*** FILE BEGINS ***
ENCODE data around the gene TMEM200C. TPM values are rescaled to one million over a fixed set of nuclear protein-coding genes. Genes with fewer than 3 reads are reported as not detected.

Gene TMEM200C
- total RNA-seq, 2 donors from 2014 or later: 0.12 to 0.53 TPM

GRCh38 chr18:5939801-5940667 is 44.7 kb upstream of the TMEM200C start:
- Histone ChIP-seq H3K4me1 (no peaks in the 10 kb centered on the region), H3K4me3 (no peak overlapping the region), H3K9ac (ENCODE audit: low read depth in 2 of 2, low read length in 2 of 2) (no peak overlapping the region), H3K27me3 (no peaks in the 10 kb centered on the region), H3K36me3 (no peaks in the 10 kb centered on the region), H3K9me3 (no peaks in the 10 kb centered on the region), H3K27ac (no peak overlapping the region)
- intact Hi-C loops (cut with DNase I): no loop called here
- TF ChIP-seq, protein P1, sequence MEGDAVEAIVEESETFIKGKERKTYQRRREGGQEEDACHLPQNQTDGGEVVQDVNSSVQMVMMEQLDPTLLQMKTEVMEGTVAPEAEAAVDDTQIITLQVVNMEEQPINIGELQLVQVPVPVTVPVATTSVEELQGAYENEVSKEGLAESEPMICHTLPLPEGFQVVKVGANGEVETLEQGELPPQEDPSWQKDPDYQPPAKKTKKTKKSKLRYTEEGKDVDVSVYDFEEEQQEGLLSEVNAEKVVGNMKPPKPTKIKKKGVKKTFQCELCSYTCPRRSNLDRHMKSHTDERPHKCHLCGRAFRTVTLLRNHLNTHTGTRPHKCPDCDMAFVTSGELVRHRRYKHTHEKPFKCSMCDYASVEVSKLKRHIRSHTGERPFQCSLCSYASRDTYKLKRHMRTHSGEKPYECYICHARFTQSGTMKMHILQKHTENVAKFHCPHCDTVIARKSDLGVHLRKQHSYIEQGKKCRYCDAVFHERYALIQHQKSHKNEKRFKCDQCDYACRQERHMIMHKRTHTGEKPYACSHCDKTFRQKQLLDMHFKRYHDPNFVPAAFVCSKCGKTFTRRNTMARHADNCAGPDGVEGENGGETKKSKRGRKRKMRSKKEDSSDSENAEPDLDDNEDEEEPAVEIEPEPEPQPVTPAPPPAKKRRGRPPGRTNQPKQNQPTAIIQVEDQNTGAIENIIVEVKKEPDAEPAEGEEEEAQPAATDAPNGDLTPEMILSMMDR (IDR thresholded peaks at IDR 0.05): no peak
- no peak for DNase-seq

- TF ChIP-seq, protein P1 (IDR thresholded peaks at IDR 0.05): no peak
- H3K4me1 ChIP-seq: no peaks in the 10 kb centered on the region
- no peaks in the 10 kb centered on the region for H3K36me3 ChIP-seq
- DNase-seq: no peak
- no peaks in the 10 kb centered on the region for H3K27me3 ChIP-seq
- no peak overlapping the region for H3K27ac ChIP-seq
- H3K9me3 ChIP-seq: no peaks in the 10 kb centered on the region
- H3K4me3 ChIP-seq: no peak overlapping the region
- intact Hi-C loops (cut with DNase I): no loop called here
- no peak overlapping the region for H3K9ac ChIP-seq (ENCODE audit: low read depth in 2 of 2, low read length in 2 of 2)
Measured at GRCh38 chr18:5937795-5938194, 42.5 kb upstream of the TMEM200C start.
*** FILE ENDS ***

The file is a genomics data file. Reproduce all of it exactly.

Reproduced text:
ENCODE data around the gene TMEM200C. TPM values are rescaled to one million over a fixed set of nuclear protein-coding genes. Genes with fewer than 3 reads are reported as not detected.

Gene TMEM200C
- total RNA-seq, 2 donors from 2014 or later: 0.12 to 0.53 TPM

GRCh38 chr18:5939801-5940667 is 44.7 kb upstream of the TMEM200C start:
- Histone ChIP-seq H3K4me1 (no peaks in the 10 kb centered on the region), H3K4me3 (no peak overlapping the region), H3K9ac (ENCODE audit: low read depth in 2 of 2, low read length in 2 of 2) (no peak overlapping the region), H3K27me3 (no peaks in the 10 kb centered on the region), H3K36me3 (no peaks in the 10 kb centered on the region), H3K9me3 (no peaks in the 10 kb centered on the region), H3K27ac (no peak overlapping the region)
- intact Hi-C loops (cut with DNase I): no loop called here
- TF ChIP-seq, protein P1, sequence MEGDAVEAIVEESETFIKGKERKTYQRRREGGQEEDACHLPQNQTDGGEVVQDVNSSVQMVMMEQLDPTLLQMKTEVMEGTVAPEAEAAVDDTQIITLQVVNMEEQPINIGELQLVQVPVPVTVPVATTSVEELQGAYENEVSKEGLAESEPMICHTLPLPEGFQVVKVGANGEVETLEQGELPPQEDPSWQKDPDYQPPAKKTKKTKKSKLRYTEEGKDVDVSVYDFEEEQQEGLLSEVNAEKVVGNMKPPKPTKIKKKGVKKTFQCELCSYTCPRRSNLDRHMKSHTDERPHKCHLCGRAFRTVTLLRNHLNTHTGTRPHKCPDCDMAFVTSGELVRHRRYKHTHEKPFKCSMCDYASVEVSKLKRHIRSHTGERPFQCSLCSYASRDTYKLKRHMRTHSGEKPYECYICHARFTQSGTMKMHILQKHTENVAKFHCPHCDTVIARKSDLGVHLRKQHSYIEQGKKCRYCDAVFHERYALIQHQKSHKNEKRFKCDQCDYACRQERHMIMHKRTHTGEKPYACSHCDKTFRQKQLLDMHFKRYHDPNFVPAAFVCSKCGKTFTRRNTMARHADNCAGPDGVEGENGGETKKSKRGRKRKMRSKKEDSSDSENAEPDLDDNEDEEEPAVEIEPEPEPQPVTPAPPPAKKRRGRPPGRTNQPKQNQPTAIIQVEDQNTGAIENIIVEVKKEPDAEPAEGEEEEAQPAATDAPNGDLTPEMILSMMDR (IDR thresholded peaks at IDR 0.05): no peak
- no peak for DNase-seq

- TF ChIP-seq, protein P1 (IDR thresholded peaks at IDR 0.05): no peak
- H3K4me1 ChIP-seq: no peaks in the 10 kb centered on the region
- no peaks in the 10 kb centered on the region for H3K36me3 ChIP-seq
- DNase-seq: no peak
- no peaks in the 10 kb centered on the region for H3K27me3 ChIP-seq
- no peak overlapping the region for H3K27ac ChIP-seq
- H3K9me3 ChIP-seq: no peaks in the 10 kb centered on the region
- H3K4me3 ChIP-seq: no peak overlapping the region
- intact Hi-C loops (cut with DNase I): no loop called here
- no peak overlapping the region for H3K9ac ChIP-seq (ENCODE audit: low read depth in 2 of 2, low read length in 2 of 2)
Measured at GRCh38 chr18:5937795-5938194, 42.5 kb upstream of the TMEM200C start.